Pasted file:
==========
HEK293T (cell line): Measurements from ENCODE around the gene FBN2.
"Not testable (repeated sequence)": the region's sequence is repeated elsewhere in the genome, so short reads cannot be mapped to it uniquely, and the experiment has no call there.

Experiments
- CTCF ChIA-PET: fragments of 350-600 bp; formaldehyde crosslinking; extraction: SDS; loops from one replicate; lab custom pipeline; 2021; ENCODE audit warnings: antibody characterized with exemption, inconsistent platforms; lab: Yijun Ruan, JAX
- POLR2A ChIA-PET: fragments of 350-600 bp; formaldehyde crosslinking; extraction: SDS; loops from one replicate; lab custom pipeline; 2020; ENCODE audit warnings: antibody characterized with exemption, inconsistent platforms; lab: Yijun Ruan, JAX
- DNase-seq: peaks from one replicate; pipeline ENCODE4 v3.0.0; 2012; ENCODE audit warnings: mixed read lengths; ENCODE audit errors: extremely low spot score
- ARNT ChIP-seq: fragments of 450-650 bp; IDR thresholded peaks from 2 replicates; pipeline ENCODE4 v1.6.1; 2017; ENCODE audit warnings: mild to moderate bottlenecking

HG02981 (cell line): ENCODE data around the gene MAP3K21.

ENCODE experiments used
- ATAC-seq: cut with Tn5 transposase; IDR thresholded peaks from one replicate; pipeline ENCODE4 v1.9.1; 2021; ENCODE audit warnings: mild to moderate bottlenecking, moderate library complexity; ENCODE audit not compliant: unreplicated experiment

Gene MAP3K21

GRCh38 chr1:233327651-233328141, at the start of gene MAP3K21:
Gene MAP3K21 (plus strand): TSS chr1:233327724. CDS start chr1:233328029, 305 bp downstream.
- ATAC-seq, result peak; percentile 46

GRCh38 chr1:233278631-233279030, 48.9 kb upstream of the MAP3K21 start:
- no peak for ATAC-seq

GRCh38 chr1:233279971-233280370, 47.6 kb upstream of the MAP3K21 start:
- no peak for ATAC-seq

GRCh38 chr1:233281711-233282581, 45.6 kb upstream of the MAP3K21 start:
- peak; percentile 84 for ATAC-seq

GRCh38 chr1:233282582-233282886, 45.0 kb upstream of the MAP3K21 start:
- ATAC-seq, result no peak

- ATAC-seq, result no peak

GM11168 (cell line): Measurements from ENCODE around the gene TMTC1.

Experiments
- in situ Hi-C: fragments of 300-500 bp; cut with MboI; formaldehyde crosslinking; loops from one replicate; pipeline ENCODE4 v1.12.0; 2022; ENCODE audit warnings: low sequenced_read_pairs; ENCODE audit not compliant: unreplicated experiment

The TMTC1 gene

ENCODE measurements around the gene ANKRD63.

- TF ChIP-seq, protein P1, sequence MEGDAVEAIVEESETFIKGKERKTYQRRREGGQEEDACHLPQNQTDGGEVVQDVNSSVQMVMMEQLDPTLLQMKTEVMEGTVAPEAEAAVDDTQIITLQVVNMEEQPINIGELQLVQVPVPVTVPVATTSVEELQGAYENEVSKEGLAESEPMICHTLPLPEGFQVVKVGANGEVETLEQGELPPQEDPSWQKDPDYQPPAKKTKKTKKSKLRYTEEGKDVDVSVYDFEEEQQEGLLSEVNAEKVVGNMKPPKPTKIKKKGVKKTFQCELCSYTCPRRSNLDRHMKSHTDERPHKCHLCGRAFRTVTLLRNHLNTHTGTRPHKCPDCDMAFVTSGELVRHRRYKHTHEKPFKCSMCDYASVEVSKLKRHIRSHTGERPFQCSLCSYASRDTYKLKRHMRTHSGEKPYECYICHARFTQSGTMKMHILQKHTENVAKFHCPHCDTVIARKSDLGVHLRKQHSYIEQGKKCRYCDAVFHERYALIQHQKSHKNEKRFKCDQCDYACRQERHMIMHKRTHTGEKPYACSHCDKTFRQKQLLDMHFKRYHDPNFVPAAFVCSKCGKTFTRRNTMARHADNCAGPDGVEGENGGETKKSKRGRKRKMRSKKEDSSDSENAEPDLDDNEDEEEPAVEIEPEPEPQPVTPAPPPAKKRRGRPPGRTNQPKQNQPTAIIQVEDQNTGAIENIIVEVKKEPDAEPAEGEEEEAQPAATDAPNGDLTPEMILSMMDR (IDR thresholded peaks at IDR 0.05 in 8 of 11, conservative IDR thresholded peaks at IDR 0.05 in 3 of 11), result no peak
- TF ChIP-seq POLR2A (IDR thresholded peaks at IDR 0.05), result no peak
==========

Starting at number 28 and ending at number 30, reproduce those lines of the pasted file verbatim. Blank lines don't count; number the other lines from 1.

ENCODE measurements around the gene ANKRD63.

- TF ChIP-seq, protein P1, sequence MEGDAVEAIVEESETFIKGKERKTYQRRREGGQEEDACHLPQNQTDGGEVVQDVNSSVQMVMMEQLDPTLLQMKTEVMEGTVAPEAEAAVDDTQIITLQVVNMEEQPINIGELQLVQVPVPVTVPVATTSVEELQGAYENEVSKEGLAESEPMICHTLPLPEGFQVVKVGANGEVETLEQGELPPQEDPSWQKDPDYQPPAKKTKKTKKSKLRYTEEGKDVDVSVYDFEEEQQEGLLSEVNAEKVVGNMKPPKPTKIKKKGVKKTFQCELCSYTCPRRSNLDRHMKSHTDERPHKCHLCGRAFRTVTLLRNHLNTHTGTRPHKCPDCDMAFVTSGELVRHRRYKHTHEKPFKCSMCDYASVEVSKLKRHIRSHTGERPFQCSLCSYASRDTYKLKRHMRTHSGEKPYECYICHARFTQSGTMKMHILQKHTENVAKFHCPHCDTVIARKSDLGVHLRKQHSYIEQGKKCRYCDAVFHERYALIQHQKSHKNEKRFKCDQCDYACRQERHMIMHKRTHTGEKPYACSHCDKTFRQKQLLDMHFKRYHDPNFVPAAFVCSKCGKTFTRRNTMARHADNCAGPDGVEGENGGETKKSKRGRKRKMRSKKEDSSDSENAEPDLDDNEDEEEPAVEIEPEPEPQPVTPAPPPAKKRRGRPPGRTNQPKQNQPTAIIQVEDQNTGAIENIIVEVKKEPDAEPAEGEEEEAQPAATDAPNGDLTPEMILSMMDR (IDR thresholded peaks at IDR 0.05 in 8 of 11, conservative IDR thresholded peaks at IDR 0.05 in 3 of 11), result no peak
- TF ChIP-seq POLR2A (IDR thresholded peaks at IDR 0.05), result no peak